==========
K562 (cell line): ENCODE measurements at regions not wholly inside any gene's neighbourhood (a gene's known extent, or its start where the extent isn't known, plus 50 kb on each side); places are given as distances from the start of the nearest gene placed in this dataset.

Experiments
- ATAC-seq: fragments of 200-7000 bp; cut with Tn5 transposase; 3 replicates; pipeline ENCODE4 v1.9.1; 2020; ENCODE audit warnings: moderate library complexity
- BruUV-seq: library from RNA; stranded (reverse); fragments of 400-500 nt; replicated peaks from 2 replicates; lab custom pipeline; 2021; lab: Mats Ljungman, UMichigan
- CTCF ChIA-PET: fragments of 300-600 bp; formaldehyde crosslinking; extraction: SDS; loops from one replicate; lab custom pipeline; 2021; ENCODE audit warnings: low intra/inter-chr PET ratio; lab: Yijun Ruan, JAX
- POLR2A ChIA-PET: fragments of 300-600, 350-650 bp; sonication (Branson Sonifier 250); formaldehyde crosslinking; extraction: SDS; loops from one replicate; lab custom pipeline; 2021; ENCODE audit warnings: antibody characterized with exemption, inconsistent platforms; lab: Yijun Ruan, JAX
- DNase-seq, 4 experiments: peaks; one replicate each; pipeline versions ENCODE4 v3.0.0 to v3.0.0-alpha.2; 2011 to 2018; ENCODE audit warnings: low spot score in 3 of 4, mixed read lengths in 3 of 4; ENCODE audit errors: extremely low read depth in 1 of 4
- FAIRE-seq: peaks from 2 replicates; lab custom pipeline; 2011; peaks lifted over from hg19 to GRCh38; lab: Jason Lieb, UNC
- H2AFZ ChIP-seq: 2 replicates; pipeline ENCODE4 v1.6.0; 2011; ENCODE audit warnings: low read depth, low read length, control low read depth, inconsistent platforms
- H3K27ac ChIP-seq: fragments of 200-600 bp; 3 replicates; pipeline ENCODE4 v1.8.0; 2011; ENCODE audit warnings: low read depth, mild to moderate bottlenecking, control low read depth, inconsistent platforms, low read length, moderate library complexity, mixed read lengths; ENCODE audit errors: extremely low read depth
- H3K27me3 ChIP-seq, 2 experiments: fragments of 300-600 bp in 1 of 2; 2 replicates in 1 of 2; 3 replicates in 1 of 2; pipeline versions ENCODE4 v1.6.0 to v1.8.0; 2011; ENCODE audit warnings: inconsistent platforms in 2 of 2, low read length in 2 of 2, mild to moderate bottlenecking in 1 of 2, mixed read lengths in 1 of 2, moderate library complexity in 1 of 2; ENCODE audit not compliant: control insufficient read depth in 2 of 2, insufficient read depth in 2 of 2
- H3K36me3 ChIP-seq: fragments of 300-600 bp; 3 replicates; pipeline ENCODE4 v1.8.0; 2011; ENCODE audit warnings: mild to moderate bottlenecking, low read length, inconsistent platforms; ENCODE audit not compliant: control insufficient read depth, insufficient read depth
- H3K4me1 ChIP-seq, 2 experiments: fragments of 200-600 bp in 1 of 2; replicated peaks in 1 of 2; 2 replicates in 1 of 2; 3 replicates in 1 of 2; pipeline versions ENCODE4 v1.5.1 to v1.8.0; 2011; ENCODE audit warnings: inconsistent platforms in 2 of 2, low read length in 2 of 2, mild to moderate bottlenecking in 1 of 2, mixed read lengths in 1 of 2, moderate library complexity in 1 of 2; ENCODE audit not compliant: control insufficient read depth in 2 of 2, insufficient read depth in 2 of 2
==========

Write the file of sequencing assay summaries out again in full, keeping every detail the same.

K562 (cell line): ENCODE measurements at regions not wholly inside any gene's neighbourhood (a gene's known extent, or its start where the extent isn't known, plus 50 kb on each side); places are given as distances from the start of the nearest gene placed in this dataset.

Experiments
- ATAC-seq: fragments of 200-7000 bp; cut with Tn5 transposase; 3 replicates; pipeline ENCODE4 v1.9.1; 2020; ENCODE audit warnings: moderate library complexity
- BruUV-seq: library from RNA; stranded (reverse); fragments of 400-500 nt; replicated peaks from 2 replicates; lab custom pipeline; 2021; lab: Mats Ljungman, UMichigan
- CTCF ChIA-PET: fragments of 300-600 bp; formaldehyde crosslinking; extraction: SDS; loops from one replicate; lab custom pipeline; 2021; ENCODE audit warnings: low intra/inter-chr PET ratio; lab: Yijun Ruan, JAX
- POLR2A ChIA-PET: fragments of 300-600, 350-650 bp; sonication (Branson Sonifier 250); formaldehyde crosslinking; extraction: SDS; loops from one replicate; lab custom pipeline; 2021; ENCODE audit warnings: antibody characterized with exemption, inconsistent platforms; lab: Yijun Ruan, JAX
- DNase-seq, 4 experiments: peaks; one replicate each; pipeline versions ENCODE4 v3.0.0 to v3.0.0-alpha.2; 2011 to 2018; ENCODE audit warnings: low spot score in 3 of 4, mixed read lengths in 3 of 4; ENCODE audit errors: extremely low read depth in 1 of 4
- FAIRE-seq: peaks from 2 replicates; lab custom pipeline; 2011; peaks lifted over from hg19 to GRCh38; lab: Jason Lieb, UNC
- H2AFZ ChIP-seq: 2 replicates; pipeline ENCODE4 v1.6.0; 2011; ENCODE audit warnings: low read depth, low read length, control low read depth, inconsistent platforms
- H3K27ac ChIP-seq: fragments of 200-600 bp; 3 replicates; pipeline ENCODE4 v1.8.0; 2011; ENCODE audit warnings: low read depth, mild to moderate bottlenecking, control low read depth, inconsistent platforms, low read length, moderate library complexity, mixed read lengths; ENCODE audit errors: extremely low read depth
- H3K27me3 ChIP-seq, 2 experiments: fragments of 300-600 bp in 1 of 2; 2 replicates in 1 of 2; 3 replicates in 1 of 2; pipeline versions ENCODE4 v1.6.0 to v1.8.0; 2011; ENCODE audit warnings: inconsistent platforms in 2 of 2, low read length in 2 of 2, mild to moderate bottlenecking in 1 of 2, mixed read lengths in 1 of 2, moderate library complexity in 1 of 2; ENCODE audit not compliant: control insufficient read depth in 2 of 2, insufficient read depth in 2 of 2
- H3K36me3 ChIP-seq: fragments of 300-600 bp; 3 replicates; pipeline ENCODE4 v1.8.0; 2011; ENCODE audit warnings: mild to moderate bottlenecking, low read length, inconsistent platforms; ENCODE audit not compliant: control insufficient read depth, insufficient read depth
- H3K4me1 ChIP-seq, 2 experiments: fragments of 200-600 bp in 1 of 2; replicated peaks in 1 of 2; 2 replicates in 1 of 2; 3 replicates in 1 of 2; pipeline versions ENCODE4 v1.5.1 to v1.8.0; 2011; ENCODE audit warnings: inconsistent platforms in 2 of 2, low read length in 2 of 2, mild to moderate bottlenecking in 1 of 2, mixed read lengths in 1 of 2, moderate library complexity in 1 of 2; ENCODE audit not compliant: control insufficient read depth in 2 of 2, insufficient read depth in 2 of 2